The hidden habit: masturbation

It won’t keep you from having children, make hair grow on your palms, or drain off all your energy. And, it won’t make you crazy!

Ninety-eight percent of men and over one-third of women are or have struggled with this hidden habit, yet very few are willing to discuss it. It’s masturbation.

Occasional masturbation is a part of exploring and experimenting with newly developing sexual drives for young teens.

Research has shown that occasional masturbation causes no ill effects—physically or mentally.

It won’t keep you from having children, make hair grow on your palms, or drain off all your energy. And, it won’t make you crazy! (The mentally ill often masturbate more, because they are mentally ill. They are not mentally ill because they often masturbate.)

Masturbation has become a much larger issue in modern society. Two hundred years ago, a fourteen-year old boy and a twelve-year-old girl could support themselves by farming. In modern society, couples are delaying marriage for educational and financial reasons, and so the age at which people marry has been dramatically delayed.

At the same time, the age of sexual maturity has dropped this century from age eighteen down to around thirteen for girls and fifteen for boys. Masturbation was never an issue when one married before sexual maturity. Today, the time from sexual maturity to marriage has increased to ten or more years.

So, masturbation becomes one way to deal with these trends.

However, there is much confusion, guilt, and insecurity when masturbation becomes a regular practice. As a habit, it often creates feelings of guilt, shame, and sometimes worthlessness. It causes some people to become withdrawn and insecure.

Masturbation, however, loses its humiliating and guilt-producing feelings, when we can discuss our feelings with a trusted adult or counselor. Hidden fears, desires, and temptations cause us the most problems.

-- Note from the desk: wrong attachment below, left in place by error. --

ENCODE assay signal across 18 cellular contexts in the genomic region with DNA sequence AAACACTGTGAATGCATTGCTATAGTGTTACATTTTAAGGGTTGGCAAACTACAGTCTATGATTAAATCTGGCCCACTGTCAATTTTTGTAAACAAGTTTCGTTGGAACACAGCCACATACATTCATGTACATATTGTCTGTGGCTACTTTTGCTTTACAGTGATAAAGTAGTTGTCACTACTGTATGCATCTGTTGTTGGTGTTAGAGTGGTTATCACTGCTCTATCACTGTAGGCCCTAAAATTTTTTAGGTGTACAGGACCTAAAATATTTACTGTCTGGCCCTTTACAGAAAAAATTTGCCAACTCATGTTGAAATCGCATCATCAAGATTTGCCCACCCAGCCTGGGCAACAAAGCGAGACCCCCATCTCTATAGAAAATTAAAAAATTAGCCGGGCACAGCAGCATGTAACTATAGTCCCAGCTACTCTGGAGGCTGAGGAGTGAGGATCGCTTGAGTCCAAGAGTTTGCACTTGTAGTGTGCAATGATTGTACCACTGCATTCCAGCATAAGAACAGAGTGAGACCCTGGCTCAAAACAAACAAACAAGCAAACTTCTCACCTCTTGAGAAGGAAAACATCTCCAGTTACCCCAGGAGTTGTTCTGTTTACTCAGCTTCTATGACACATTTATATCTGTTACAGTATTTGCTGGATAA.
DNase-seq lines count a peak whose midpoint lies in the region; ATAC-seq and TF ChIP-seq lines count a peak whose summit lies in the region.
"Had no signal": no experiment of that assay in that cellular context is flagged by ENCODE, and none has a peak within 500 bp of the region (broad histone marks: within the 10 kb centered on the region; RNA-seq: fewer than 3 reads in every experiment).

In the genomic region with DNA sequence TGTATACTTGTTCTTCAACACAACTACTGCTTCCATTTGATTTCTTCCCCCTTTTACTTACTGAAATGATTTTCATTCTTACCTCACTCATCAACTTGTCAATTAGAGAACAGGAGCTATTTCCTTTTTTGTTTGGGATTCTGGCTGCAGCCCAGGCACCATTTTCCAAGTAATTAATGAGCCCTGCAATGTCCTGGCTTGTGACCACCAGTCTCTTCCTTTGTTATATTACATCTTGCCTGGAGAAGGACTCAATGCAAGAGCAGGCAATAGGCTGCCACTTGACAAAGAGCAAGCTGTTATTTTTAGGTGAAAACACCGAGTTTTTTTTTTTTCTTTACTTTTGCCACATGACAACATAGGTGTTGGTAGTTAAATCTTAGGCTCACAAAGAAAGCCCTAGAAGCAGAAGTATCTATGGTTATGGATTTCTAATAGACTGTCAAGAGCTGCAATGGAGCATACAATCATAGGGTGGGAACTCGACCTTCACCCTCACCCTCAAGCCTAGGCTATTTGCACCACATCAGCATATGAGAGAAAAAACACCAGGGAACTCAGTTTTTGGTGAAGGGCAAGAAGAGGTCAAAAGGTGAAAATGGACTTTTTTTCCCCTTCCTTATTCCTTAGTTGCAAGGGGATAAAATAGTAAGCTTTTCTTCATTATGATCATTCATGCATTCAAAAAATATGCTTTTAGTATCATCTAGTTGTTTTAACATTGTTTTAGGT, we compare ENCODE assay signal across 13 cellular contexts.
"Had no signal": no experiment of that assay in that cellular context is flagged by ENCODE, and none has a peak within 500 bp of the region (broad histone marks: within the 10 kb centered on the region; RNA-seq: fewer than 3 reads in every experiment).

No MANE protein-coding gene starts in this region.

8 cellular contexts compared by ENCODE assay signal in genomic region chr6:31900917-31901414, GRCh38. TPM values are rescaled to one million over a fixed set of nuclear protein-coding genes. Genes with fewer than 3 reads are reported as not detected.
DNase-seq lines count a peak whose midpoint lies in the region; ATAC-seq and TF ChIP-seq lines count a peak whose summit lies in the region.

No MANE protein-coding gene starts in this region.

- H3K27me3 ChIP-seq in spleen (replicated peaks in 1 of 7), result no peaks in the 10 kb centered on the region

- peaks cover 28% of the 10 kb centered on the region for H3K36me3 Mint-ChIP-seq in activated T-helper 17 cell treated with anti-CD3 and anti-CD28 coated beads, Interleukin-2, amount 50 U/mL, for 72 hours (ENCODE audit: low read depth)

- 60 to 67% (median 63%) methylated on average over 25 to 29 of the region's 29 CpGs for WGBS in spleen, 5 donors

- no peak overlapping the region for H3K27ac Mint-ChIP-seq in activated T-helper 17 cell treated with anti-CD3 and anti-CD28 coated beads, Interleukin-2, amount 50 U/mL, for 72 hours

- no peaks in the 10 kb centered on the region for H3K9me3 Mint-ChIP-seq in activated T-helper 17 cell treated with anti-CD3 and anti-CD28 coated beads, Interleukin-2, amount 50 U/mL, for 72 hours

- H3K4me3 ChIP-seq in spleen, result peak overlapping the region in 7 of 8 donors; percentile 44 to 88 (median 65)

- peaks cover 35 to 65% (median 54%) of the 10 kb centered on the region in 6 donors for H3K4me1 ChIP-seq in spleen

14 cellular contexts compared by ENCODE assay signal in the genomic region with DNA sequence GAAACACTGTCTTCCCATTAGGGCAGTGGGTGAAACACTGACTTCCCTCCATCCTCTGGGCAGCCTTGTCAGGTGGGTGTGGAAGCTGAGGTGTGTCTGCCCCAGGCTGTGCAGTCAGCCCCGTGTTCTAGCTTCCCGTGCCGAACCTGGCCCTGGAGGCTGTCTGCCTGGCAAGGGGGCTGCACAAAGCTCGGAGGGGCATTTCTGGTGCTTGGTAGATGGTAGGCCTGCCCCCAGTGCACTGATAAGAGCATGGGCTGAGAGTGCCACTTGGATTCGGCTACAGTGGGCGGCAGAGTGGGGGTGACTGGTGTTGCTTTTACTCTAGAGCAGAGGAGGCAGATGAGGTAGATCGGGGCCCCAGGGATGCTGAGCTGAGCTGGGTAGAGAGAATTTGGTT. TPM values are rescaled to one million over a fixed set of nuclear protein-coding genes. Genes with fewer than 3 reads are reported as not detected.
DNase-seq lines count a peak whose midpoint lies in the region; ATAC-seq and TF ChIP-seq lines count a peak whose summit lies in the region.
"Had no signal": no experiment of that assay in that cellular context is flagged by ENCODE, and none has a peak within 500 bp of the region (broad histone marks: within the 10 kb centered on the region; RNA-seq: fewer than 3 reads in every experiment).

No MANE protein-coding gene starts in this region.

Here are some danger signs that masturbation is becoming a problem:

1. Masturbation becomes a substitute for healthy friendships or emotional intimacy with others. If you’re becoming withdrawn from others or feel you don’t need others because of it, you probably need to discuss the problem with a trusted adult or a professional counselor.

2. Masturbation becomes a substitute for intercourse in marriage. Sex is designed to communicate love and intimacy with your spouse. Stimulating yourself doesn’t. In fact, it’s really not sexual stimulation at all, but simply self-stimulation. Licensed marriage counselors are trained to deal with this issue.

3. Masturbation becomes an uncontrollable habit. (Check out Breaking Habits Before They Break You.) If you find yourself masturbating in public places, it’s definitely time for some professional help.

For people of faith, there are additional questions.

What does God say about masturbation? Is it a sin? Unfortunately, the Bible says absolutely nothing about self-stimulation. (It would be much easier to deal with the issue if there was a verse that said, “Thou shalt not” or “Verily, verily, it’s okay.”) So, why doesn’t God say anything about it? Possibly because it was not an issue in ancient times for reasons we’ve already discussed. Possibly because God really doesn’t care whether you occasionally masturbate or not. God’s Word does have a lot to say about our thought life and our moral behavior, so do check that out.

In conclusion, masturbation is not physically or mentally damaging, but if it’s causing sufficient anxiety in your life, do talk to a trained professional. Most of all, remember you’re not alone in this hidden habit.

Excerpted from The Why Files
© Copyright 1987 James N. Watkins. All rights reserved.
Photo: Felipe Pelaquin


Author and speaker

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